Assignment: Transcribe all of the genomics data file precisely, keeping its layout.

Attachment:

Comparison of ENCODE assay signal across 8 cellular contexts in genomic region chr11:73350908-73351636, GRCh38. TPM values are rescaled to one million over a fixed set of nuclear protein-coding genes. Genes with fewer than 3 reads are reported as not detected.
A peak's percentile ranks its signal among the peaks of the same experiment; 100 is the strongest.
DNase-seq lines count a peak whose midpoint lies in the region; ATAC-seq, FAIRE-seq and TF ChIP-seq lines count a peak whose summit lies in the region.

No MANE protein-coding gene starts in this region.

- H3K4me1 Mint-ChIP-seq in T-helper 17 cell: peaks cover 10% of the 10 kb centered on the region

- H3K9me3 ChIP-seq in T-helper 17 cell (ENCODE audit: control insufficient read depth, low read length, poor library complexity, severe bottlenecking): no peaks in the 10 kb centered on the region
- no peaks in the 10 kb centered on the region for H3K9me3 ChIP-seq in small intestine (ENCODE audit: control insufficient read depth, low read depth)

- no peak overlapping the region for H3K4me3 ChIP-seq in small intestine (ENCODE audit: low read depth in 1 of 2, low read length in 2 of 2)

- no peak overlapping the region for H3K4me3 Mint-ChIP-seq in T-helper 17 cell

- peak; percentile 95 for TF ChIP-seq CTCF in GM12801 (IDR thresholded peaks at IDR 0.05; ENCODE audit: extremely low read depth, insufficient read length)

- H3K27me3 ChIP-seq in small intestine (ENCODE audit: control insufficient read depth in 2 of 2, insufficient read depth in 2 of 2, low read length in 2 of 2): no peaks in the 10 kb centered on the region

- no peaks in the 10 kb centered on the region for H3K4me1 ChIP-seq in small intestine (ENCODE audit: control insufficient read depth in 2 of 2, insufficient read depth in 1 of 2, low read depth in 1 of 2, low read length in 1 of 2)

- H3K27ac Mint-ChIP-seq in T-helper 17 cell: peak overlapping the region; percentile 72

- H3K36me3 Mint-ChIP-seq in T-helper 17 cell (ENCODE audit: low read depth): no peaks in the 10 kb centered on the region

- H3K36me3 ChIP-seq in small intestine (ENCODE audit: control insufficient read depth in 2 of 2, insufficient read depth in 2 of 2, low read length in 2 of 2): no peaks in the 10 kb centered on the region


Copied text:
Comparison of ENCODE assay signal across 8 cellular contexts in genomic region chr11:73350908-73351636, GRCh38. TPM values are rescaled to one million over a fixed set of nuclear protein-coding genes. Genes with fewer than 3 reads are reported as not detected.
A peak's percentile ranks its signal among the peaks of the same experiment; 100 is the strongest.
DNase-seq lines count a peak whose midpoint lies in the region; ATAC-seq, FAIRE-seq and TF ChIP-seq lines count a peak whose summit lies in the region.

No MANE protein-coding gene starts in this region.

- H3K4me1 Mint-ChIP-seq in T-helper 17 cell: peaks cover 10% of the 10 kb centered on the region

- H3K9me3 ChIP-seq in T-helper 17 cell (ENCODE audit: control insufficient read depth, low read length, poor library complexity, severe bottlenecking): no peaks in the 10 kb centered on the region
- no peaks in the 10 kb centered on the region for H3K9me3 ChIP-seq in small intestine (ENCODE audit: control insufficient read depth, low read depth)

- no peak overlapping the region for H3K4me3 ChIP-seq in small intestine (ENCODE audit: low read depth in 1 of 2, low read length in 2 of 2)

- no peak overlapping the region for H3K4me3 Mint-ChIP-seq in T-helper 17 cell

- peak; percentile 95 for TF ChIP-seq CTCF in GM12801 (IDR thresholded peaks at IDR 0.05; ENCODE audit: extremely low read depth, insufficient read length)

- H3K27me3 ChIP-seq in small intestine (ENCODE audit: control insufficient read depth in 2 of 2, insufficient read depth in 2 of 2, low read length in 2 of 2): no peaks in the 10 kb centered on the region

- no peaks in the 10 kb centered on the region for H3K4me1 ChIP-seq in small intestine (ENCODE audit: control insufficient read depth in 2 of 2, insufficient read depth in 1 of 2, low read depth in 1 of 2, low read length in 1 of 2)

- H3K27ac Mint-ChIP-seq in T-helper 17 cell: peak overlapping the region; percentile 72

- H3K36me3 Mint-ChIP-seq in T-helper 17 cell (ENCODE audit: low read depth): no peaks in the 10 kb centered on the region

- H3K36me3 ChIP-seq in small intestine (ENCODE audit: control insufficient read depth in 2 of 2, insufficient read depth in 2 of 2, low read length in 2 of 2): no peaks in the 10 kb centered on the region